HC Deb 16 June 1819 vol 40 cc1192-4
Mr. Peel

said, that among the recommendations contained in the report of the Select Committee on the affairs of the Bank, there remained one to which the House had not yet adverted. It was a recommendation, however, which was by no means of minor importance. The committee recommended that parliament should adopt some permanent provision for defining and limiting the future advances made by the Bank to the public, and for bringing; those advances constantly under the superintendence of parliament. It was a bill to effect that object that he should, in conclusion, move for leave to bring in. There were three modes in which the purpose might be accomplished—either by a law, interdicting the Bank from making any advances at all—a prohibition that would be attended with great public inconvenience; or by establishing a nominal amount to which the advances might be extended, which would be attended with the disadvantage, that that amount might sometimes be too small, sometimes too large for the necessity; or thirdly, by the plan which, under all the circumstances of the case, he conceived to be the most expedient. He proposed to enact, that the Bank should, in the first place, be prohibited altogether from making any advances to government; and that, when-over such advances were deemed desirable by government, an account of them should be submitted to parliament for the purpose of obtaining its authority. This course would bring the whole subject of the advances from the Bank, under the constant inspection of parliament. The first clause of his bill would prohibit the Bank of England from making any advances to government unless distinctly authorized by parliament. It would then provide, that if parliament considered such advances desirable, and authorized them by a specific act, either the first lord of the treasury, or the chancellor of the exchequer, should make a written application to the directors of the Bank for the required advances, which application, and their answer to it, the directors should enter on their minutes. The next clause would provide, that the written application so made, and the minutes of the Bank, stating their acquiescence or refusal, should be laid before parliament, thus bringing the whole transaction under its cognizance. There was another point to which the bill would be directed. He should propose the same regulations respecting the purchase of Exchequer bills by the Bank as he proposed with reference to the advances. This appeared to him to be the most natural and effectual mode of establishing a parliamentary control on this important subject. He concluded by moving for leave to bring in a bill to establish regulations for the purchase of government securities by the Bank.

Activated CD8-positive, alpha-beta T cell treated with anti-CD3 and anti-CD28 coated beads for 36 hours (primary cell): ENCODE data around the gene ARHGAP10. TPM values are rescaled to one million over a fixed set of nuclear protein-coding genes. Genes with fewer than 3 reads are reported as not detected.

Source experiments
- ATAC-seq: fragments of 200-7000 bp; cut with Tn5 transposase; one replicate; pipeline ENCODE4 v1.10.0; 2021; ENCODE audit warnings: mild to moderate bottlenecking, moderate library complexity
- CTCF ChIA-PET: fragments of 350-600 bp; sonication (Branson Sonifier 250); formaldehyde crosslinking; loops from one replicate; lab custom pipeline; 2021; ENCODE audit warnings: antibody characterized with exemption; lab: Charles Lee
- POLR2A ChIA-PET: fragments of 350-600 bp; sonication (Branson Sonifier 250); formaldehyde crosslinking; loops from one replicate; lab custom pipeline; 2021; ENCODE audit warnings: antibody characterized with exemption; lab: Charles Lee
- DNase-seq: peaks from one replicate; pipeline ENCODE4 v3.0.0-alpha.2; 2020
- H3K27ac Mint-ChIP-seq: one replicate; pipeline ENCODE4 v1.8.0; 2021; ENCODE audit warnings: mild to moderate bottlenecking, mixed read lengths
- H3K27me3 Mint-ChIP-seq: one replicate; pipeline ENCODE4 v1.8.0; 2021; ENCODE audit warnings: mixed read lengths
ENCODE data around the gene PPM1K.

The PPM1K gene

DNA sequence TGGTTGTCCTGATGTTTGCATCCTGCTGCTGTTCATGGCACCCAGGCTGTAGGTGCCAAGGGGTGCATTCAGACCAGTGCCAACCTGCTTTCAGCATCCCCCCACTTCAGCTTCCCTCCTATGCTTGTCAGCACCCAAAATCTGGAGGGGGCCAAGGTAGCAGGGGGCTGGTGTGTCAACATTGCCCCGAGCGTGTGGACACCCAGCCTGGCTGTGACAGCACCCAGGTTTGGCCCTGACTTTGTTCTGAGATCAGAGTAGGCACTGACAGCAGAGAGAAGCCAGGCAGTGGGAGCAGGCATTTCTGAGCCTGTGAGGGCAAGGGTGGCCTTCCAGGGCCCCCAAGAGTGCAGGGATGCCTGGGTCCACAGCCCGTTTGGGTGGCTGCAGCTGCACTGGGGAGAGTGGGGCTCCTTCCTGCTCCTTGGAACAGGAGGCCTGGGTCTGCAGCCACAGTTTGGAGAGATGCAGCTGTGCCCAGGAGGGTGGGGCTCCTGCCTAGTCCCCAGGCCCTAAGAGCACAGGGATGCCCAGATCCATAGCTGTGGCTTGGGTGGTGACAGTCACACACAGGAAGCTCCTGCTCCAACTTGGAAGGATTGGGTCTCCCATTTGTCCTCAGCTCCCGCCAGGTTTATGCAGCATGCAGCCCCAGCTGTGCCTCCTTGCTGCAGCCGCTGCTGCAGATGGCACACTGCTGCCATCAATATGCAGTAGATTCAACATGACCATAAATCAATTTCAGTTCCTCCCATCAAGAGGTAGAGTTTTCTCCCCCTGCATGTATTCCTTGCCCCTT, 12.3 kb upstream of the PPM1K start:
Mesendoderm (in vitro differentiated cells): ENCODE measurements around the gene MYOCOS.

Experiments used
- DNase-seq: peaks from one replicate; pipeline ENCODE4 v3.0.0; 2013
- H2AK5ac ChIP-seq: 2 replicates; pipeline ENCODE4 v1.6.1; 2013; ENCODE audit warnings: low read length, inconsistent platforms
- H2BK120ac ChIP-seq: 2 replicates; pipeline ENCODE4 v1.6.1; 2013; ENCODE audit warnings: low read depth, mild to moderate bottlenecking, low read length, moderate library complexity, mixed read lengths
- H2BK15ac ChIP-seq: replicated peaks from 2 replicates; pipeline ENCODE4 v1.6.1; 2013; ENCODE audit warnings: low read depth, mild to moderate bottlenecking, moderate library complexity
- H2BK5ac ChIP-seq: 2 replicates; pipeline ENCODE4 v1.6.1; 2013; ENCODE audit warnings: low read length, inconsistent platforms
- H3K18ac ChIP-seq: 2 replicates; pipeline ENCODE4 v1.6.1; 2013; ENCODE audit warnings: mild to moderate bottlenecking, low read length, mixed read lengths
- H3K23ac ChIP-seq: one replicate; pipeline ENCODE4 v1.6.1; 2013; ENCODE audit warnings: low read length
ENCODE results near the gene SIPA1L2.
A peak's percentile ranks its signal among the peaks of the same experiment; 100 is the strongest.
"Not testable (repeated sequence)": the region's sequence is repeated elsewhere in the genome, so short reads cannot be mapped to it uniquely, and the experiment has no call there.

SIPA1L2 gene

Mr. M. A. Taylor

congratulated the House on its being now proposed to do what, if it had been done long ago, would have averted the calamity of the late war.

Mr. Ricardo

thought the Bank ought not to be in any way shackled in the management of their own affairs. Great inconveniencies, in the diminution of the circulating medium, might result from establishing too strict a limit on this subject.

The Chancellor of the Exchequer

said, it was not his opinion that any diminution of the circulating medium was necessary, nor did he believe that any such would take place.

Leave was then given.